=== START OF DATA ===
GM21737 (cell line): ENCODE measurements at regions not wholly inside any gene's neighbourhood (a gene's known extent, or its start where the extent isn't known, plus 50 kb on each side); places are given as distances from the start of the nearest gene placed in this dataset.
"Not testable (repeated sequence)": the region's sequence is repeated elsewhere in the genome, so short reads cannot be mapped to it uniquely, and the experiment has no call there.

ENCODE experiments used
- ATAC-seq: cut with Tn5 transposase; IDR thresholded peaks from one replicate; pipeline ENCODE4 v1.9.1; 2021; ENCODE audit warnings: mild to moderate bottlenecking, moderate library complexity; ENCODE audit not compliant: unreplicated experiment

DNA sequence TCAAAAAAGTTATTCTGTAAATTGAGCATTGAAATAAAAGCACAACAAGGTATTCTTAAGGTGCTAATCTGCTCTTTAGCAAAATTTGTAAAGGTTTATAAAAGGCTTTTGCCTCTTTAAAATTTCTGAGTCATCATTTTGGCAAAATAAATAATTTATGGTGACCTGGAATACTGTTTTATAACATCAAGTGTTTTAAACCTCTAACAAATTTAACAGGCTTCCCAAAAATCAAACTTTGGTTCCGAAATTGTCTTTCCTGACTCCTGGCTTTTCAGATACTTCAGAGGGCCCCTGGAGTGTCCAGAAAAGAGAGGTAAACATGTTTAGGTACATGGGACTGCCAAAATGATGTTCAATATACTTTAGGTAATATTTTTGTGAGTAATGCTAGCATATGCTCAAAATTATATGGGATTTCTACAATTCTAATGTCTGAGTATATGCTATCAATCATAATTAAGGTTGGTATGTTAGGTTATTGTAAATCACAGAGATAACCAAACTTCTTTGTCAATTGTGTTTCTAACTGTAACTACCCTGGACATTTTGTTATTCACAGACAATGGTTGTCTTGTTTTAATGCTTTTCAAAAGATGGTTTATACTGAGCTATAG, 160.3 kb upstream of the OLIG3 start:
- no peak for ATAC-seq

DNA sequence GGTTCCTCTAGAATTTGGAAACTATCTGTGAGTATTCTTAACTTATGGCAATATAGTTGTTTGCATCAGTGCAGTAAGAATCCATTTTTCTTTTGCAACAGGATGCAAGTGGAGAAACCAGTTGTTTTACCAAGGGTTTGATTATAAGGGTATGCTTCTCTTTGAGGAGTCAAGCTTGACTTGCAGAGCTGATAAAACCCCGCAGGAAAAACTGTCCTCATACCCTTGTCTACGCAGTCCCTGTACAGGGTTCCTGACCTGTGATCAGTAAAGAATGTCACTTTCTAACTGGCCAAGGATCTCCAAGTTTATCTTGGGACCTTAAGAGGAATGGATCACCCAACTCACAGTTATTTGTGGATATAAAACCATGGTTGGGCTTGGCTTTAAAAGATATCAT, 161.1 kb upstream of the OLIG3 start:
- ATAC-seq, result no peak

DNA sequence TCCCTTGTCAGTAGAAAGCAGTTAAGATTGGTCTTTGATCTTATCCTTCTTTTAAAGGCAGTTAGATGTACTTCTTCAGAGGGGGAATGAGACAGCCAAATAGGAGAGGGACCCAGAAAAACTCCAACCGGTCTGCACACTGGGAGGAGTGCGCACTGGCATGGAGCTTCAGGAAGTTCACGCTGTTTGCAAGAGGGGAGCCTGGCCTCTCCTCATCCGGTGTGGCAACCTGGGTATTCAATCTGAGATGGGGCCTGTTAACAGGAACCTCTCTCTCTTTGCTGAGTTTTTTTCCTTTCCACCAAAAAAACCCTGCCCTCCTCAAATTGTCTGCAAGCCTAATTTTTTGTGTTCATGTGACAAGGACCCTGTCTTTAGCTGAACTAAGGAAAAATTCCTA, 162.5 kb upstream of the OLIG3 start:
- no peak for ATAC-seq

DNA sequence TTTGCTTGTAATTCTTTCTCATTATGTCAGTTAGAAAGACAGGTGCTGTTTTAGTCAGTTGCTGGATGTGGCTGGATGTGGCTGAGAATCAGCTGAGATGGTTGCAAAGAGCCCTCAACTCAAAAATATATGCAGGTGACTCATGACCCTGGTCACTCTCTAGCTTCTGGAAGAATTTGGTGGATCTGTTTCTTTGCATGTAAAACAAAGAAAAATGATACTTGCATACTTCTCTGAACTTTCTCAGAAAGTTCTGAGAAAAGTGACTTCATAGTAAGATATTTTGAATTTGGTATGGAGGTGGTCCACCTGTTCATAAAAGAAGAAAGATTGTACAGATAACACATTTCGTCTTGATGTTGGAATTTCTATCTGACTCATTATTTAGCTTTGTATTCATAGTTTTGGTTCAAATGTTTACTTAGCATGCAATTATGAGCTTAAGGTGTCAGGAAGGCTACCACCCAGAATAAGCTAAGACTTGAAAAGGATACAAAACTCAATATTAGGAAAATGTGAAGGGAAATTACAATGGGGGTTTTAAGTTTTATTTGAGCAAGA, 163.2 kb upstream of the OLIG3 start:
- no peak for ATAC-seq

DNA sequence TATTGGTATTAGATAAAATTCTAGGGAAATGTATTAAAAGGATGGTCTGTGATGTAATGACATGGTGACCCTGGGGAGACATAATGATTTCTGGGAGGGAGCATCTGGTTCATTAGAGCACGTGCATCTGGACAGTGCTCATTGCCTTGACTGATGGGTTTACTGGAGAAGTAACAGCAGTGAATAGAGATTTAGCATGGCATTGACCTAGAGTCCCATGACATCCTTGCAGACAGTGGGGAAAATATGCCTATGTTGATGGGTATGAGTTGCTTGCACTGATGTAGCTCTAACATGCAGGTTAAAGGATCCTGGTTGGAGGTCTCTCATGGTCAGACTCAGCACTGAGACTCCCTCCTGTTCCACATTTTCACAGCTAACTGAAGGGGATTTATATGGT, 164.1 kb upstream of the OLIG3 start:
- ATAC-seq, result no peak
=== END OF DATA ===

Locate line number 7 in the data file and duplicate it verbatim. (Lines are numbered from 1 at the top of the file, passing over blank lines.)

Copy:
DNA sequence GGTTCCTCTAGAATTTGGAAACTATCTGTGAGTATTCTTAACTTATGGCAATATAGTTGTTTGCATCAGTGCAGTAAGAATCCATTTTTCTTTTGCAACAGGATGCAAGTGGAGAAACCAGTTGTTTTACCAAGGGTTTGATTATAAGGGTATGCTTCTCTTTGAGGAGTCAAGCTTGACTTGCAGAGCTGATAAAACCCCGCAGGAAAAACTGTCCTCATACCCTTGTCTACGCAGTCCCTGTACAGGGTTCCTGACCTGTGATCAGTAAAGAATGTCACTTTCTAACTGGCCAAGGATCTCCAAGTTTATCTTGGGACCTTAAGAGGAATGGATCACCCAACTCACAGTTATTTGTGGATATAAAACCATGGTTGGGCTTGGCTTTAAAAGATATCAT, 161.1 kb upstream of the OLIG3 start: